“I was within and without, simultaneously enchanted and repelled by the inexhaustible variety of life.”
I think there’s an assumption that because something is a ‘classic’ then the world and his wife must know what it’s about.
To be honest I wasn’t sure what to expect from The Great Gatsby. All you tend to hear is that it’s a classic.
We follow a man named Nick Carraway, the neighbour of one Jay Gatsby. We see the life of Mr Gatsby through his eyes. The grand parties, expensive acquisitions and his greatest desires. What Mr. Gatsby desires most is Mr Carraways cousin, Daisy.
Perhaps I should have expected it, but at it’s core The Great Gatsby is a tale of love.
Of course it’s somewhat dated, which is to be expected, though to be honest it was predominantly the way Daisy was written. It was moments where through the page she’d be yelling and I’d here Audrey Hepburn in Breakfast at Tiffany’s. The kind of yelling that only comes through an old movie, it felt very dramatic.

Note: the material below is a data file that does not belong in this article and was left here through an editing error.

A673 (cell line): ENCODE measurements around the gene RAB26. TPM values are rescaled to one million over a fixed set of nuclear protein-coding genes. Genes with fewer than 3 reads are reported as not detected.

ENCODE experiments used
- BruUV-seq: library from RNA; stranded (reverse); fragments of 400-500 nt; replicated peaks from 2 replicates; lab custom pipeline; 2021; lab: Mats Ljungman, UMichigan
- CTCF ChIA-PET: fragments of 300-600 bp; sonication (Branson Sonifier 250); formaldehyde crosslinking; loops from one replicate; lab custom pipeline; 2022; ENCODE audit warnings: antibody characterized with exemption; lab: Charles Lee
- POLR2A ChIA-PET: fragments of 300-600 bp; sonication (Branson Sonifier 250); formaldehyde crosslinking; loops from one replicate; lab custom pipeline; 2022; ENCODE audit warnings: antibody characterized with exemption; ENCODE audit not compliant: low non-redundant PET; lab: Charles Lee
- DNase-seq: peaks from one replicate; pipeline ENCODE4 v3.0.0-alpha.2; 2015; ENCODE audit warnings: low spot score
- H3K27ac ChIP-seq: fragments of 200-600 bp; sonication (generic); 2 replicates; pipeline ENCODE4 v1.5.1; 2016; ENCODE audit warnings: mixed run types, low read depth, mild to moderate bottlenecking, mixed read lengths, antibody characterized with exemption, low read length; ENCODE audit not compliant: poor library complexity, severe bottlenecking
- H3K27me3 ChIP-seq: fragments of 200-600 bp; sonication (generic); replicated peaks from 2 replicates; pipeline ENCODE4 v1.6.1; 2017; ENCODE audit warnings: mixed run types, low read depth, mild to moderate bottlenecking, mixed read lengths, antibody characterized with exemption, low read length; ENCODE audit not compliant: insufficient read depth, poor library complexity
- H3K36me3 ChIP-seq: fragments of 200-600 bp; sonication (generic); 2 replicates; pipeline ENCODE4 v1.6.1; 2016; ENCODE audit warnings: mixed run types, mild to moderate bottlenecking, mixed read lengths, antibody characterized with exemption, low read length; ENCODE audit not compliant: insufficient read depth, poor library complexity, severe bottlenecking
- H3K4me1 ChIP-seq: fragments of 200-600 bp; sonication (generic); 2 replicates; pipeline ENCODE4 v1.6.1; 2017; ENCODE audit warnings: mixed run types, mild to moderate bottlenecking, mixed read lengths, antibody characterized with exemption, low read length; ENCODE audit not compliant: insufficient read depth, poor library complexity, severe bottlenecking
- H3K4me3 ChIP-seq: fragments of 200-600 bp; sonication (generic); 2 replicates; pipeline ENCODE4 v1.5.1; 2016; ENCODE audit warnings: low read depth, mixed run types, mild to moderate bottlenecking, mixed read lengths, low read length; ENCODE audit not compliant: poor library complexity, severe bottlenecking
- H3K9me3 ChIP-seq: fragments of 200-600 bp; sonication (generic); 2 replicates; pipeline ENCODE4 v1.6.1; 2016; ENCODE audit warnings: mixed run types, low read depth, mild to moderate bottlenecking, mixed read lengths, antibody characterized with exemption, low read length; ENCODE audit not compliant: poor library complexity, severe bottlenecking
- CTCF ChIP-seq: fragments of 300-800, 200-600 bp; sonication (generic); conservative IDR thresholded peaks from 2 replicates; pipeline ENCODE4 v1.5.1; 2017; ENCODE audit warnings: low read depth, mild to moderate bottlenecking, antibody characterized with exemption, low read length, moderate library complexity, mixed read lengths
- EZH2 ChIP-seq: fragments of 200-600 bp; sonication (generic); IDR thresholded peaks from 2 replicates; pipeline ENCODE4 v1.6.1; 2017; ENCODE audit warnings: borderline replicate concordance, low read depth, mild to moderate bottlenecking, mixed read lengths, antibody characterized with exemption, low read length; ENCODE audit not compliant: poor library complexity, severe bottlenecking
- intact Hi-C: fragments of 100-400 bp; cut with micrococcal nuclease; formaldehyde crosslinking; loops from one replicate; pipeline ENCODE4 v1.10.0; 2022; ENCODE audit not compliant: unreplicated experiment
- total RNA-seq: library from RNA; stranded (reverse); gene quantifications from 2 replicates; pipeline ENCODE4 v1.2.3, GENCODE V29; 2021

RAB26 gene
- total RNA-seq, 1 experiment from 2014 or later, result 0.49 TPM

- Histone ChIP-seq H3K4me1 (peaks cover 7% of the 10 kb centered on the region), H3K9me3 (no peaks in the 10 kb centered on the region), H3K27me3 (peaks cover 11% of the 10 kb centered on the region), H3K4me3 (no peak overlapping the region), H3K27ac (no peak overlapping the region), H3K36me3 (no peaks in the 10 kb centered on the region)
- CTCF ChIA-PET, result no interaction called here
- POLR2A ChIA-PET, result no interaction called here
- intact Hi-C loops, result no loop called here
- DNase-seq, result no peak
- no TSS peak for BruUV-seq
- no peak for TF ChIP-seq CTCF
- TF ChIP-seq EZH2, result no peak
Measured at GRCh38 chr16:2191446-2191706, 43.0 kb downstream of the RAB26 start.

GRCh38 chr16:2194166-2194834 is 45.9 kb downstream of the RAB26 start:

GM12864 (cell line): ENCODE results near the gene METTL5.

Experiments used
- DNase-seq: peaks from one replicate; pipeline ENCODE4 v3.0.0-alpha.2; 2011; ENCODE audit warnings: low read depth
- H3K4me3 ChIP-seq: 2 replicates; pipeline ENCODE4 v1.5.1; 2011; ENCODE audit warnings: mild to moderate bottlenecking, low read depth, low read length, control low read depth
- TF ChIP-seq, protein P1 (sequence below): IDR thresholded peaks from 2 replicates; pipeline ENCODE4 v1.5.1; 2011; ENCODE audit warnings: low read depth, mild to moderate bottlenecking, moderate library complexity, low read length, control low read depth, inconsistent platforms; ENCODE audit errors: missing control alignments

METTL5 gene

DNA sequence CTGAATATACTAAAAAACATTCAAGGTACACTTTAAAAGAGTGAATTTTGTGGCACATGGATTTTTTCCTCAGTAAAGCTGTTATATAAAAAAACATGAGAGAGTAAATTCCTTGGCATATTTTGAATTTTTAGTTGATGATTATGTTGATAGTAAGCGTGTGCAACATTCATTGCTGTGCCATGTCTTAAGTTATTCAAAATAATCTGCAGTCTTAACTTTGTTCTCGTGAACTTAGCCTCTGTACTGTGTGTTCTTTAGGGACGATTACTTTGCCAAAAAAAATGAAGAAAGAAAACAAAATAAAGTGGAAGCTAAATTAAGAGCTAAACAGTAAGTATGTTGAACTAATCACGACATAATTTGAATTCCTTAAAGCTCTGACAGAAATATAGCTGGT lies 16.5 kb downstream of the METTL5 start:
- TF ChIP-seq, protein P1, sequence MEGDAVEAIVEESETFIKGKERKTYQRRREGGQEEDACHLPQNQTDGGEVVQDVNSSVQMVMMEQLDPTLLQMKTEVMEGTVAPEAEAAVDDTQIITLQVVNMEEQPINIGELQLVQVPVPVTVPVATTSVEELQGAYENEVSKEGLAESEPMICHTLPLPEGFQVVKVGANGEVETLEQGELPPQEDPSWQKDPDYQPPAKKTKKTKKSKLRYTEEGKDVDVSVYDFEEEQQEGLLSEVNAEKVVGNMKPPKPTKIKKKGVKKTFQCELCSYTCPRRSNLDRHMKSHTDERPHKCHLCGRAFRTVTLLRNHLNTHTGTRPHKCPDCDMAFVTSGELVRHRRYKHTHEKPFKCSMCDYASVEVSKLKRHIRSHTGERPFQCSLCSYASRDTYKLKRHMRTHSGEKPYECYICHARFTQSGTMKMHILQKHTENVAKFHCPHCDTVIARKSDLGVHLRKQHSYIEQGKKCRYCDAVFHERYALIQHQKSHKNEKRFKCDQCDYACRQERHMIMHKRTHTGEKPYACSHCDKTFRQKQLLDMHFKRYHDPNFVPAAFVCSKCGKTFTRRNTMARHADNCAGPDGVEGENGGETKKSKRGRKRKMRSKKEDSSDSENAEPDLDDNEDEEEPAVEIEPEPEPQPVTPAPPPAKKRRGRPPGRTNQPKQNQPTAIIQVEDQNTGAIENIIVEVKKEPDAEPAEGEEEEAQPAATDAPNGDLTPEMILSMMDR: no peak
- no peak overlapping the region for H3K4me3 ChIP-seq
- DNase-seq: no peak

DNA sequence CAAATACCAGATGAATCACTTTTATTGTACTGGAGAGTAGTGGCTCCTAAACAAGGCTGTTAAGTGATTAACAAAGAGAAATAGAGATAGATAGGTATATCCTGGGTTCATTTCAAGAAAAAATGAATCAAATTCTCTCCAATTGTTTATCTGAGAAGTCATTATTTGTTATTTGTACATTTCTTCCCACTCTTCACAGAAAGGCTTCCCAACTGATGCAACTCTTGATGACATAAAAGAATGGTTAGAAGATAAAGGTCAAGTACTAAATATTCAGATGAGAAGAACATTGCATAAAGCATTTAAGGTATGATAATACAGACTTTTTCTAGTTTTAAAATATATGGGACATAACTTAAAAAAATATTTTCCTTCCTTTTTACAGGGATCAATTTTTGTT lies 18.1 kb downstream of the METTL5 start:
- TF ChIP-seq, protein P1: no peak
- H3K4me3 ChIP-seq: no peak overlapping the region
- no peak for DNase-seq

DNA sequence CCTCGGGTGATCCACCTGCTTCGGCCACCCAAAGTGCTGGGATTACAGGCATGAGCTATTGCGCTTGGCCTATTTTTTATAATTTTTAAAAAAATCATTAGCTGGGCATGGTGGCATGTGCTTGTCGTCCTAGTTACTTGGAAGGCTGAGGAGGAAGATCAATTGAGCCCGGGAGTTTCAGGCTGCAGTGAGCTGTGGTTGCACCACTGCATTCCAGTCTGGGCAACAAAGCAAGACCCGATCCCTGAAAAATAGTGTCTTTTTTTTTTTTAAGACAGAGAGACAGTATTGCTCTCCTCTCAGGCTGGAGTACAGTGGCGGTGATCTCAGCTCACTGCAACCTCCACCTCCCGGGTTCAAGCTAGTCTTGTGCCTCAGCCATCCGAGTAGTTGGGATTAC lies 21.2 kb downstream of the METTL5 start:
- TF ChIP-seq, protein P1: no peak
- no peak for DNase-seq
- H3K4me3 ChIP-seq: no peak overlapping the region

On the other hand, if there’s something that I don’t think can be denied is that this story definitely has a flair for the dramatics.
I found it interesting the way the author was able to translate what is of real importance to a person, and what that person has left. Who stands with him until the end. You can be surrounded by people who claim to be enamoured with you, and yet don’t care enough to remember you.
I think it’s clear I’m still making up my mind about this one. I can’t say I loved it however, I also can’t say I disliked it. What I can say is that I’m glad I read it.